The appellants were accused of running textile ateliers (3) where several Bolivian migrants were employed. At least 12 were in Argentina in irregular situation.
Some migrants lived with their families in the work place, where – according to the Prosecution – sanitary conditions were substandard.
The ateliers were set in adjacent estates. There was a close relationship between the appellants, notably three of them were brothers.
The prosecution argued that the defendants carried out illegal activities – i.e. facilitation of illegal stay of migrants in Argentina – as a regular activity. In supporting this claim, it noted that, on 7 April 2006, during an inspection carried out into the ateliers, the General Directorate for the Protection of Work (Dirección General para la Protección del Trabajo) identified several workers/migrants. The latter were also present and identified during searches made in the investigative phase of criminal proceedings.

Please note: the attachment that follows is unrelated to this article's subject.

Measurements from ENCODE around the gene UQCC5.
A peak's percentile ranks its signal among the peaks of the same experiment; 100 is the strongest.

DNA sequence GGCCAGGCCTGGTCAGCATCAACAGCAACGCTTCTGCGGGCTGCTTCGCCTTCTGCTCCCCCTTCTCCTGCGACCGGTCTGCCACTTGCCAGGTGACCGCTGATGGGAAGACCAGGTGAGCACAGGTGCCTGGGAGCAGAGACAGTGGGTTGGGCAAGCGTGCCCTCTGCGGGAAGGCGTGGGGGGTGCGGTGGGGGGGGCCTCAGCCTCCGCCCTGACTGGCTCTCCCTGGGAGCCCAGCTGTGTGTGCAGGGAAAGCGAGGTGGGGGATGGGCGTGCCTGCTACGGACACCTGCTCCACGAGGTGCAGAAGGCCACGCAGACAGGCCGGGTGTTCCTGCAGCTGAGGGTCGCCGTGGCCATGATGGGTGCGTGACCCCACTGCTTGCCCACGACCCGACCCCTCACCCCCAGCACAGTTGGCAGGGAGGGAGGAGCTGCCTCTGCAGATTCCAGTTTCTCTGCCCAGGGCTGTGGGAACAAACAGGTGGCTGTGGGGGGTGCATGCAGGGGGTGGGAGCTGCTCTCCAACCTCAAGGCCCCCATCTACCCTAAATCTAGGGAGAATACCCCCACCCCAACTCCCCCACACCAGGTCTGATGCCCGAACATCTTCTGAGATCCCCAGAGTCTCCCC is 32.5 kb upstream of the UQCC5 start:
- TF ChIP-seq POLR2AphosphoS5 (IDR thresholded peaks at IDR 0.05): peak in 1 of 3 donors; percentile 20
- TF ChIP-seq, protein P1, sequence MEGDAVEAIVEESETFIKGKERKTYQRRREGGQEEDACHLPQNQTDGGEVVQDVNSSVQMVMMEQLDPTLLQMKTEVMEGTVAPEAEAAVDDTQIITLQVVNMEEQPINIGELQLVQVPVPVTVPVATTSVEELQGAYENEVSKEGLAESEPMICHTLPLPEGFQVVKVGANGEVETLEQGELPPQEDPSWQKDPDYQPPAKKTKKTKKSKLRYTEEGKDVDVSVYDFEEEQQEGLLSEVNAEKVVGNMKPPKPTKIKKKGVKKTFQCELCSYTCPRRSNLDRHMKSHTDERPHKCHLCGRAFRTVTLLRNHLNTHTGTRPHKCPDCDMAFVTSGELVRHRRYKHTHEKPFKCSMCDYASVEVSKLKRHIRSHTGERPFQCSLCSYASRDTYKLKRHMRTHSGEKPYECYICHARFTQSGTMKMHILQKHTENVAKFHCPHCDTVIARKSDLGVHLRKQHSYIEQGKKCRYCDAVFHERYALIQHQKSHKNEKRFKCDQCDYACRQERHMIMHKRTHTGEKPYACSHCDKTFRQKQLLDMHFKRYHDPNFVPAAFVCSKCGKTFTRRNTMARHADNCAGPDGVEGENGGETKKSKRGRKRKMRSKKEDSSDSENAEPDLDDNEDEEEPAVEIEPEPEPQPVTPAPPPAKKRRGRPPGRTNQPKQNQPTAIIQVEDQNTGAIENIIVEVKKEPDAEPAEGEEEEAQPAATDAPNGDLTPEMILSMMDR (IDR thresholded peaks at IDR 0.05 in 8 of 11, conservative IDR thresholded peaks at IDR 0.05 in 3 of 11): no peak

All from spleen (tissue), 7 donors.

In ascertaining the facts, authorities resorted to (i) declarations of the appellant, (ii) declarations of witnesses and migrants, (iii) searches and seizures, including to the building where the textile atelier operated.
The Investigative Magistrate upheld the arguments of the Public Prosecutor and considered the appellants prima facie co-responsible for migrant smuggling, in the modality of “facilitating illegal stay with the purpose of obtaining, directly or indirectly, a benefit”. It further concluded for the existence of aggravating circumstances: (i) carrying out such acts as a regular activity, (ii) endangering the life, health and integrity of migrants. The Investigative Magistrate declared the precautionary detention of the appellants. The Court of Appeal reversed the decision.
For further details see “Commentary”.